Home videos of first birthdays, first steps and other early milestones are helping scientists pick out early signs of autism, which may lead to the development of early diagnostic tools.
The concept isn’t a new one — researchers have been analyzing home videos of children with autism for nearly a decade.
A study published in the September issue of the American Journal of Occupational Therapy found that home videos reveal unusual sensory behavior in infants later diagnosed with autism. These infants don’t react to sensory stimuli, such as bubbles blown in their faces, as much as typically developing controls, according to the study.
A second study, published 30 July in the American Journal of Speech and Language Pathology, found that infants who are later diagnosed with autism use different gestures than typically developing infants and those diagnosed with other types of developmental delay. If confirmed, the findings might provide another tool for early detection of the disorder.
Typically developing babies start to gesture to adults at 7 to 9 months, pointing at toys they want, for example, or calling attention to a dog.
Different gestures have different functions. Babies use so-called social-interaction gestures, such as waving, to direct attention to themselves. Behavior-regulation gestures, such as shaking the head to indicate no, are used to direct another person’s behavior. Joint-attention gestures, such as pointing to the moon, direct another person’s attention to an event or object.
The new study focused on 43 children with autism, 30 children with other developmental disorders and 36 typically developing children, all aged 2 to 7. Researchers analyzed home videos of the children at two different age ranges — 9 to 12 months and 15 to 18 months — looking for instances of gestures.
They found that at the earlier age range, infants later diagnosed with autism are less likely to use joint-attention gestures than are typically developing infants and those with other developmental disorders. They are also less likely to use behavior-regulation gestures than typically developing infants are. At the later age, 15 to 18 months, infants with autism are less likely than infants with other developmental disorders to use social-interaction or joint-attention gestures. They are also less likely than typically developing infants to use any gestures.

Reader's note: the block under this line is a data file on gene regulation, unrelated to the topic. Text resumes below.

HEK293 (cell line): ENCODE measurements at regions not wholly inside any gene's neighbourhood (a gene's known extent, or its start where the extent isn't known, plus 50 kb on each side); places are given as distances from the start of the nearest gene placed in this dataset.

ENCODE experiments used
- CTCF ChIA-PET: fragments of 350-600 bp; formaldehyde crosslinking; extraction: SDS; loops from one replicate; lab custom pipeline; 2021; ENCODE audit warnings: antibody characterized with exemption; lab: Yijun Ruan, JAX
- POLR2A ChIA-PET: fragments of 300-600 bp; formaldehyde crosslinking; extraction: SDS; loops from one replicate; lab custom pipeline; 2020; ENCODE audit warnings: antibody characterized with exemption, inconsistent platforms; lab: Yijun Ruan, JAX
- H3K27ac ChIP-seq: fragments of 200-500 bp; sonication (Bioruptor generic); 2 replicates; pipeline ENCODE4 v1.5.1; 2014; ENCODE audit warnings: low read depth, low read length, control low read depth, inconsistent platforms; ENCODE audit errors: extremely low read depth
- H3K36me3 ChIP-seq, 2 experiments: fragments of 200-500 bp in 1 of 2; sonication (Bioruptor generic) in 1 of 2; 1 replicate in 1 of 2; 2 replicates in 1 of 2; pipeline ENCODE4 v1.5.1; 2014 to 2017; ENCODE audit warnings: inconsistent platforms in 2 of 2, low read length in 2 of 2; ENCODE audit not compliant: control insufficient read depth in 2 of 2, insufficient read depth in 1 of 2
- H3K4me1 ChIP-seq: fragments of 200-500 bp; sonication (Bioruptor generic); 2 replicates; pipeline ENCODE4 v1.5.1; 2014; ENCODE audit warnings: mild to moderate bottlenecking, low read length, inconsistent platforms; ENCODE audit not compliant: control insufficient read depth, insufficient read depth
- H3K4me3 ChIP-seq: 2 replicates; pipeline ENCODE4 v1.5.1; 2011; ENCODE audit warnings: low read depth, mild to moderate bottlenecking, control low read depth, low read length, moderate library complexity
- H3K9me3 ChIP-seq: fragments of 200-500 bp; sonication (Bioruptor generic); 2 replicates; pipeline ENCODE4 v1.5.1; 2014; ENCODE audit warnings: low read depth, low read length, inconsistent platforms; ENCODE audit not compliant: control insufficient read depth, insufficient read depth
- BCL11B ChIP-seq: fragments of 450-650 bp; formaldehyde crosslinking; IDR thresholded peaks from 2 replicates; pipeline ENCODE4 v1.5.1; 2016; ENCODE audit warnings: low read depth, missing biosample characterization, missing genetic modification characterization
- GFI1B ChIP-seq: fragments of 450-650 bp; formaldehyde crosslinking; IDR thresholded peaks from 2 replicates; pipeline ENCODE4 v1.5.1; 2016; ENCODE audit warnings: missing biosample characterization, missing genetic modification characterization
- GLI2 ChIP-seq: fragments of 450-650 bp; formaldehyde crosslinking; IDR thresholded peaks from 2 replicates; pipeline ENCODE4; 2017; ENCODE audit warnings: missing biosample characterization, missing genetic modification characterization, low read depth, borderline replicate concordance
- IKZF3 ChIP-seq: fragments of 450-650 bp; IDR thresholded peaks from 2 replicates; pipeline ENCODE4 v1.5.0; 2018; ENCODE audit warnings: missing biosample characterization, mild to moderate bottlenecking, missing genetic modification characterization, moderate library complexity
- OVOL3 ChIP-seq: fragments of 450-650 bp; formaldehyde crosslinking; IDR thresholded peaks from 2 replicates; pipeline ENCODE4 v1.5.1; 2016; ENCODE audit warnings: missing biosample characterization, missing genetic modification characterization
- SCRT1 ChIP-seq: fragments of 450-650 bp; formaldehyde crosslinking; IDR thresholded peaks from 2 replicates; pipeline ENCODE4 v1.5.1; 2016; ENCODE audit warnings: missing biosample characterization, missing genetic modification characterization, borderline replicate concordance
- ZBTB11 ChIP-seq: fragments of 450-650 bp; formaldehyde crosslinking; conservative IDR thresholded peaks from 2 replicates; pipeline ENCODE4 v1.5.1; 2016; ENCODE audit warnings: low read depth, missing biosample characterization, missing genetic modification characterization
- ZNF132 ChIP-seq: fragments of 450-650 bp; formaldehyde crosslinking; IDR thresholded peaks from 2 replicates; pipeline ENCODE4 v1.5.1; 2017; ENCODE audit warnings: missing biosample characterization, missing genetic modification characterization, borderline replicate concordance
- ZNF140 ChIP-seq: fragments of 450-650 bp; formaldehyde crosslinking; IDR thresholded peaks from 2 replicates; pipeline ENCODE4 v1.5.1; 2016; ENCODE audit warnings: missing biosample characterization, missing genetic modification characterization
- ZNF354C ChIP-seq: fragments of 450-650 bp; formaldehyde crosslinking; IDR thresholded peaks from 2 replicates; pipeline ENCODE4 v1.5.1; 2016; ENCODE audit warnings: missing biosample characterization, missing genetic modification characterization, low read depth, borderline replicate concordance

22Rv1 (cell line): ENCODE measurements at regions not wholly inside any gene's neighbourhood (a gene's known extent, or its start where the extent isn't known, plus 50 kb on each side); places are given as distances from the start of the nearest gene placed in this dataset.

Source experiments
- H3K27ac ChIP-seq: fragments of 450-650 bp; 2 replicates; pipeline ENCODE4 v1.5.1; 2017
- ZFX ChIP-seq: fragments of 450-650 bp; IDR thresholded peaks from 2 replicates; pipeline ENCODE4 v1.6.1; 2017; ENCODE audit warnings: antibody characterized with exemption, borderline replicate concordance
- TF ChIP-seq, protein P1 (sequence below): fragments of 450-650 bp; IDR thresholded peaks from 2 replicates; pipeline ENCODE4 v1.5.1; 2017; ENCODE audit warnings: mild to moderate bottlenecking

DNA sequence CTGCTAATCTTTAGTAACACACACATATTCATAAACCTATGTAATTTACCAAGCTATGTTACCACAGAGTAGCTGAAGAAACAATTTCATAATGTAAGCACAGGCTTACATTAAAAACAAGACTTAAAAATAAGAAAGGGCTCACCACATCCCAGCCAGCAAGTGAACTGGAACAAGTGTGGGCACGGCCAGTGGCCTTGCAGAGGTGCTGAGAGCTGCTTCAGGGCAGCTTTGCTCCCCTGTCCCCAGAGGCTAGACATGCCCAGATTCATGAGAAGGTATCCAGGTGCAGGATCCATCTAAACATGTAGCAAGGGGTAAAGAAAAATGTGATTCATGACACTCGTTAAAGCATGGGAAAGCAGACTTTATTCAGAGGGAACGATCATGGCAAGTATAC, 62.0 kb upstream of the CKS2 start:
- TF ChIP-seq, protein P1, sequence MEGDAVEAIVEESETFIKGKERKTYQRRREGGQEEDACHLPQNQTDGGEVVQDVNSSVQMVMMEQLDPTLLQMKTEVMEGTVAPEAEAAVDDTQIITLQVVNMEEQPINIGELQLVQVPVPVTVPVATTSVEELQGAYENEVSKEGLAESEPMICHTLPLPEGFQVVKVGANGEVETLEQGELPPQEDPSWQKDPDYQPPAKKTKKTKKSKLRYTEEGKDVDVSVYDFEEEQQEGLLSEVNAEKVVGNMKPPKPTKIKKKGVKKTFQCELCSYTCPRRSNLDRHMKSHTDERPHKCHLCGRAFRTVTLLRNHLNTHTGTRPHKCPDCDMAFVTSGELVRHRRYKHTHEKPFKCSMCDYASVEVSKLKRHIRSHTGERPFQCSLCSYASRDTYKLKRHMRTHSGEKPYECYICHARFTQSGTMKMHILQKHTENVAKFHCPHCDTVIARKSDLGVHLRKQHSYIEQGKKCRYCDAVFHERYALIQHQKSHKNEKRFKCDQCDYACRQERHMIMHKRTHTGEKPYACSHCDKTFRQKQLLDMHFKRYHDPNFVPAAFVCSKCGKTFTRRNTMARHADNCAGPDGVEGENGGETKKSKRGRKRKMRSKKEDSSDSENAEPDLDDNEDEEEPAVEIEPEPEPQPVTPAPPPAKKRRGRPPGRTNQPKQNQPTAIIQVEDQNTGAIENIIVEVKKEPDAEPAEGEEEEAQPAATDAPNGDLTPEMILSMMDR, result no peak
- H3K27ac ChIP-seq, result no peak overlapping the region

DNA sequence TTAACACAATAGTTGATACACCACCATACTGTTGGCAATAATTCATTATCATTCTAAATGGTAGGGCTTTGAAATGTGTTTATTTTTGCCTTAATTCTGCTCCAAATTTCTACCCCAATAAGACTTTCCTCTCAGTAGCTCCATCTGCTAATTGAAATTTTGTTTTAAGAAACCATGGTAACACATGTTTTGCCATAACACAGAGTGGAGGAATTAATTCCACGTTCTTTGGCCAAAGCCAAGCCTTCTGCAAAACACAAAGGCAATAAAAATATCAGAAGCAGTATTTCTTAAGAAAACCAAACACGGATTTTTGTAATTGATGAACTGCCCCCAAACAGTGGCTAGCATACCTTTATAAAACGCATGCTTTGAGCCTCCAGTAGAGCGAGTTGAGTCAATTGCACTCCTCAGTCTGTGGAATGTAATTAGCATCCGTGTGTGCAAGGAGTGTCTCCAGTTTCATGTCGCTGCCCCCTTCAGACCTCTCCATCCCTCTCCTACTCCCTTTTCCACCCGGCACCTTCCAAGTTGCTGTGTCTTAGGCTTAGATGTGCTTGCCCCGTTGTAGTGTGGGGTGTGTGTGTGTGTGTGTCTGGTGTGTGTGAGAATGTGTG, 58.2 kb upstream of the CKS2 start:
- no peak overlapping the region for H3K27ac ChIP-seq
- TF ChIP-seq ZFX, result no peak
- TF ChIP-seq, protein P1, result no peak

The study is notable in that it compares children who have autism with those who have other developmental disorders, which is essential if gestures are to be used for early detection of autism. (Many studies compare children with or at risk for autism with typically developing controls alone, a much easier distinction to make.) Results from two different age ranges also give a sense of how gesture use in these groups varies over time.
The study confirms previous findings that infants who go on to develop autism use fewer joint-attention gestures than their peers. However, the observation that they don’t differ from the other groups in the early age range in their use of social gestures conflicts with previous results.
The researchers say this may be because parents of these babies work harder than others to elicit the gestures from their children, playing peek-a-boo, for example, or waving bye-bye. They also note that even though infants with autism gesture less frequently than controls do, they still do gesture. So early detection efforts should focus on the frequency of joint-attention gestures, not on their presence or absence.